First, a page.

Job stress, recognition, job performance and intention to stay at work among Jordanian hospital nurses
Article first published online: 4 FEB 2008
© 2008 Blackwell Publishing Ltd
Journal of Nursing Management
Volume 16, Issue 3, pages 227–236, April 2008
How to Cite
ABUALRUB, R. F. and AL-ZARU, I. M. (2008), Job stress, recognition, job performance and intention to stay at work among Jordanian hospital nurses. Journal of Nursing Management, 16: 227–236. doi: 10.1111/j.1365-2834.2007.00810.x
- Issue published online: 6 MAR 2008
- Article first published online: 4 FEB 2008
- Accepted for publication: 12 July 2007
- intention to stay at work;
Purpose To investigate: (1) relationships between job stress, recognition of nurses’ performance, job performance and intention to stay among hospital nurses; and (2) the buffering effect of recognition of staff performance on the ‘stress–intention to stay at work’ relationship.
Background Workplace stress tremendously affects today’s workforce. Recognition of nurses’ performance needs further investigation to determine if it enhances the level of intention to stay at work and if it can buffer the negative effects of stress on nurses’ intention to stay at work.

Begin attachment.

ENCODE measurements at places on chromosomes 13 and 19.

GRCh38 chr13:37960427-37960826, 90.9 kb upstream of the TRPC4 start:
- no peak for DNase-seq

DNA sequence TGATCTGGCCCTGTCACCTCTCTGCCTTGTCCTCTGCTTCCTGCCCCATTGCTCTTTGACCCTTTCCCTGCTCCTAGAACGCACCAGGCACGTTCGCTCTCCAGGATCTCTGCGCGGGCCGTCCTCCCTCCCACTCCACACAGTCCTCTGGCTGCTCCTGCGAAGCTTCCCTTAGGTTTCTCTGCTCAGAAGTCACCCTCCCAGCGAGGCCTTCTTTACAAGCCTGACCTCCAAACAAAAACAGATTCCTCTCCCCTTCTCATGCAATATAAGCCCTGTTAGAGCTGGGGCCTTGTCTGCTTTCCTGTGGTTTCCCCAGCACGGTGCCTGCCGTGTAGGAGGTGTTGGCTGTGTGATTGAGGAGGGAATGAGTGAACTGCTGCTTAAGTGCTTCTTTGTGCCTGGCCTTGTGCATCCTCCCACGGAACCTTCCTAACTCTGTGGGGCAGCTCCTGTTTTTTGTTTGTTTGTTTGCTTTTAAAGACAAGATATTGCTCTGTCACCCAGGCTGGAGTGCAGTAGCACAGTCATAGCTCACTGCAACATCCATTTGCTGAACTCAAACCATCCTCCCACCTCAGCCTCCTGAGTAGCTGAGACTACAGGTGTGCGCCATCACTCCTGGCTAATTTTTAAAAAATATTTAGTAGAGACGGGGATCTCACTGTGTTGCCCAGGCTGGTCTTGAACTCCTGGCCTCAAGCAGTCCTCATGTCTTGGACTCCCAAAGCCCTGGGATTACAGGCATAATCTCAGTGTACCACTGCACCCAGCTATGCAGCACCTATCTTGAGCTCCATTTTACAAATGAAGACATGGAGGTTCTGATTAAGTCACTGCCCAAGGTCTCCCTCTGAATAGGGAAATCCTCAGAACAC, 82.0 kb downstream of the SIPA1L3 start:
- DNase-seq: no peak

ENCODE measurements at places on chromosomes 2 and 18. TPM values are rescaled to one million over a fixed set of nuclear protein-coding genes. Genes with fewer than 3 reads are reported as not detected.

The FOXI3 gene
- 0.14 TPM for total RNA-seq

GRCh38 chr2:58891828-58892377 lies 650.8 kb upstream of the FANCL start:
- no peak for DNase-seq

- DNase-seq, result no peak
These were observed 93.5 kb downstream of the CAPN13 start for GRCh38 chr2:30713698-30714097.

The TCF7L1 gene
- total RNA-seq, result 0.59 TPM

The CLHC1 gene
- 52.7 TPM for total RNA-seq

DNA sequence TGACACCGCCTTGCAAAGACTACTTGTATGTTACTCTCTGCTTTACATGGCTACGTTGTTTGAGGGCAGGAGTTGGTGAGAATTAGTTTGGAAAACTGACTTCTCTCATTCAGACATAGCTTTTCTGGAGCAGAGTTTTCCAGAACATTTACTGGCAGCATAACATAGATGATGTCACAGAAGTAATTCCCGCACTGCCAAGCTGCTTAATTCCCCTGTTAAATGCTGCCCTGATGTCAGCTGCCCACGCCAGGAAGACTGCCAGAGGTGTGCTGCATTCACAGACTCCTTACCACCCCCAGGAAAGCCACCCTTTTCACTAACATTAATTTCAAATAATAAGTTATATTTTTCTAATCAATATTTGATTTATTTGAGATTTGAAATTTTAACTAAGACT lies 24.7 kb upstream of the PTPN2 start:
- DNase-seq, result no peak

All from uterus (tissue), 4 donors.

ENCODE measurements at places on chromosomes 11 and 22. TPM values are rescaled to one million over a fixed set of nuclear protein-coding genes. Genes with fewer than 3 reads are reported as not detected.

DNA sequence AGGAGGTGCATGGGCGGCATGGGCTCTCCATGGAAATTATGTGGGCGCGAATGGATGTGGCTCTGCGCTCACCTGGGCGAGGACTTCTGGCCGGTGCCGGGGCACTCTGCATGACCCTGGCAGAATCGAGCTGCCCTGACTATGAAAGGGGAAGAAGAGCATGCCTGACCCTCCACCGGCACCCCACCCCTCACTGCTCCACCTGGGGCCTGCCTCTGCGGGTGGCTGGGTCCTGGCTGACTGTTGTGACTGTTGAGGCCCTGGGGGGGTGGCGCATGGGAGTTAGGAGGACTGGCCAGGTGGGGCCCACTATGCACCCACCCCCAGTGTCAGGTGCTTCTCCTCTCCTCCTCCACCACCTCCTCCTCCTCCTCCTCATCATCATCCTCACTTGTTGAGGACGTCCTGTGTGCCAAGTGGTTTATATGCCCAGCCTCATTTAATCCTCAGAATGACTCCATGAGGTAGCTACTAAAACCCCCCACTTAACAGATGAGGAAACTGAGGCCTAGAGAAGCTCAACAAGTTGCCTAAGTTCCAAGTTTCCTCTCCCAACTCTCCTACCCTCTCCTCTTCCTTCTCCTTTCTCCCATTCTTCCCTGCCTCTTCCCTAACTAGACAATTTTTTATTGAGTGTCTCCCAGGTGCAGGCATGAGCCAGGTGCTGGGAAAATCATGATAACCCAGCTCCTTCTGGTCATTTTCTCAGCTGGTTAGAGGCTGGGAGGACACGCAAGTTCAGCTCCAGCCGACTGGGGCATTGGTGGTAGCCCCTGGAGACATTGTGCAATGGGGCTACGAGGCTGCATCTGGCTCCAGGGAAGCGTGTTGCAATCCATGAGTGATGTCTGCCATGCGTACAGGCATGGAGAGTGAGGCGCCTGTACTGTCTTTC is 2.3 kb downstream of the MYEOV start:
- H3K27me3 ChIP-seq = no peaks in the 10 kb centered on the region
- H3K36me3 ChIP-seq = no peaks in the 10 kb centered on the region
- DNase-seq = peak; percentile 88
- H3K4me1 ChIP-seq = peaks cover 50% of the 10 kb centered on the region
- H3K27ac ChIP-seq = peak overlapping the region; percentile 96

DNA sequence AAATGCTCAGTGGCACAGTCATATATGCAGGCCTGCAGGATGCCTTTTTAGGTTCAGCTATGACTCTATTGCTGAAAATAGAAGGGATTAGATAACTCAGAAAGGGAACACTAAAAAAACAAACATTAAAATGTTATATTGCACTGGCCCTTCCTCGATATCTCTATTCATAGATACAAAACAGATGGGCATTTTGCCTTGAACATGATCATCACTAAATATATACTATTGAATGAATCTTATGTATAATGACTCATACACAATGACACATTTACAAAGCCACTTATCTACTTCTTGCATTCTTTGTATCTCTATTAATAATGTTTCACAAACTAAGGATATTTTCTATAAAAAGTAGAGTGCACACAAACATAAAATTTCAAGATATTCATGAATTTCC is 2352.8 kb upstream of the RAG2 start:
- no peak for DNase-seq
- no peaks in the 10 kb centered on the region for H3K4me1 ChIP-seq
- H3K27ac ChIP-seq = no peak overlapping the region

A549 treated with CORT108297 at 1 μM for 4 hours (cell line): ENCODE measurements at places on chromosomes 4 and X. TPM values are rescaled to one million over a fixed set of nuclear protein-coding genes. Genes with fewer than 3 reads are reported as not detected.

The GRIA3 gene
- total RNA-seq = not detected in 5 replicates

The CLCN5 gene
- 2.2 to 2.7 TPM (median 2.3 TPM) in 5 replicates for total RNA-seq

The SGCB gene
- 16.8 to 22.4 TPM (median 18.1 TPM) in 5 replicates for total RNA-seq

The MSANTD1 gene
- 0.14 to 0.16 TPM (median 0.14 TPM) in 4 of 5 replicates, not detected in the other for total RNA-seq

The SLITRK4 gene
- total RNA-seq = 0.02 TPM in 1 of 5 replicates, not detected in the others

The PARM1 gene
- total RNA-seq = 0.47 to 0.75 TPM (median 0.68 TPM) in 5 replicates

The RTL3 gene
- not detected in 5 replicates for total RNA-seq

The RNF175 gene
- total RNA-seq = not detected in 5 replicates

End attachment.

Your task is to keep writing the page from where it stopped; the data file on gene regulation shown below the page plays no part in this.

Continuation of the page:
Design and methods The sample of the present study was a convenience one. It consisted of 206 Jordanian staff nurses who completed a structured questionnaire.
Results The findings of the study indicated a direct and a buffering effect of recognition of nurses’ performance on job stress and the level of intention to stay at work.
Conclusion The results of the study indicated the importance of recognition for outstanding performance as well as achievements.
Implications for nursing management The results of this study support the need to focus on the implementation of recognition strategies in the workplace to reduce job stress and enhance retention.